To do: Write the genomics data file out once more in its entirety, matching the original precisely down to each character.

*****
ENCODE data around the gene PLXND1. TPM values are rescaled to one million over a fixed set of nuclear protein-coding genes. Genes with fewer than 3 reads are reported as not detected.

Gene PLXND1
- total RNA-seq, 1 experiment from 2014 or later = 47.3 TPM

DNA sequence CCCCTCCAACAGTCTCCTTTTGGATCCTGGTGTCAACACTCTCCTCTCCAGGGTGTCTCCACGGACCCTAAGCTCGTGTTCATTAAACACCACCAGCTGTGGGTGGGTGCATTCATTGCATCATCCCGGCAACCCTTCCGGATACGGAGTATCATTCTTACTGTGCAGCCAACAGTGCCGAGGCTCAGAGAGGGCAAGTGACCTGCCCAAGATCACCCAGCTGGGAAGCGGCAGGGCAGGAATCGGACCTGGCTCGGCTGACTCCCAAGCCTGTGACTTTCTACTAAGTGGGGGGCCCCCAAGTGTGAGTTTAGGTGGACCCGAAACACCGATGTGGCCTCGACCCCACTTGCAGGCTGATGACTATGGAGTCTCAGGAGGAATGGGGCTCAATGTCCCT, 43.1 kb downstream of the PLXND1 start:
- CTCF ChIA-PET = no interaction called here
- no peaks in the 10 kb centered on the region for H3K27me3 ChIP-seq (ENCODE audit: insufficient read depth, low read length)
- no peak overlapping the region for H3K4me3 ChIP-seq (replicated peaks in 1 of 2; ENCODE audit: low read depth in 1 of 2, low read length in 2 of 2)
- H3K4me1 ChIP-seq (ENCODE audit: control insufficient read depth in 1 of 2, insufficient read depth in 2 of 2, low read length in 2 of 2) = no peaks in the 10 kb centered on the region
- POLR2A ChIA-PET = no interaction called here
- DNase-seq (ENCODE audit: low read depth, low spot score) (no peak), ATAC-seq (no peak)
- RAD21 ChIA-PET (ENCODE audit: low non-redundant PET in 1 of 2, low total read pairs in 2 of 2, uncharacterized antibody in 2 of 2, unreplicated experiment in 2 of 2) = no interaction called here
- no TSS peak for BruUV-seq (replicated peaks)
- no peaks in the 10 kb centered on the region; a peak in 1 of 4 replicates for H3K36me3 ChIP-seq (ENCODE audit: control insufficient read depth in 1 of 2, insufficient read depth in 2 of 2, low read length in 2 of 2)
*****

ENCODE data around the gene PLXND1. TPM values are rescaled to one million over a fixed set of nuclear protein-coding genes. Genes with fewer than 3 reads are reported as not detected.

Gene PLXND1
- total RNA-seq, 1 experiment from 2014 or later = 47.3 TPM

DNA sequence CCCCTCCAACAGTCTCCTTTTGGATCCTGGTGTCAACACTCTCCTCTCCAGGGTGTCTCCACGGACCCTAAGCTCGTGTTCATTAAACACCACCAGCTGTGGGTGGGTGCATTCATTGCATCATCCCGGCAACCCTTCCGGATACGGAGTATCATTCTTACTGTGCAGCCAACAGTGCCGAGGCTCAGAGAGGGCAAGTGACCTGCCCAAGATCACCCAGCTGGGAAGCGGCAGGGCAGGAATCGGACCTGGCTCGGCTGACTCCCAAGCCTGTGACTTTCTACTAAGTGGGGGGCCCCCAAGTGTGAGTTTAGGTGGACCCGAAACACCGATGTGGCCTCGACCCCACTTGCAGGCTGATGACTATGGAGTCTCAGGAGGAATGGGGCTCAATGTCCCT, 43.1 kb downstream of the PLXND1 start:
- CTCF ChIA-PET = no interaction called here
- no peaks in the 10 kb centered on the region for H3K27me3 ChIP-seq (ENCODE audit: insufficient read depth, low read length)
- no peak overlapping the region for H3K4me3 ChIP-seq (replicated peaks in 1 of 2; ENCODE audit: low read depth in 1 of 2, low read length in 2 of 2)
- H3K4me1 ChIP-seq (ENCODE audit: control insufficient read depth in 1 of 2, insufficient read depth in 2 of 2, low read length in 2 of 2) = no peaks in the 10 kb centered on the region
- POLR2A ChIA-PET = no interaction called here
- DNase-seq (ENCODE audit: low read depth, low spot score) (no peak), ATAC-seq (no peak)
- RAD21 ChIA-PET (ENCODE audit: low non-redundant PET in 1 of 2, low total read pairs in 2 of 2, uncharacterized antibody in 2 of 2, unreplicated experiment in 2 of 2) = no interaction called here
- no TSS peak for BruUV-seq (replicated peaks)
- no peaks in the 10 kb centered on the region; a peak in 1 of 4 replicates for H3K36me3 ChIP-seq (ENCODE audit: control insufficient read depth in 1 of 2, insufficient read depth in 2 of 2, low read length in 2 of 2)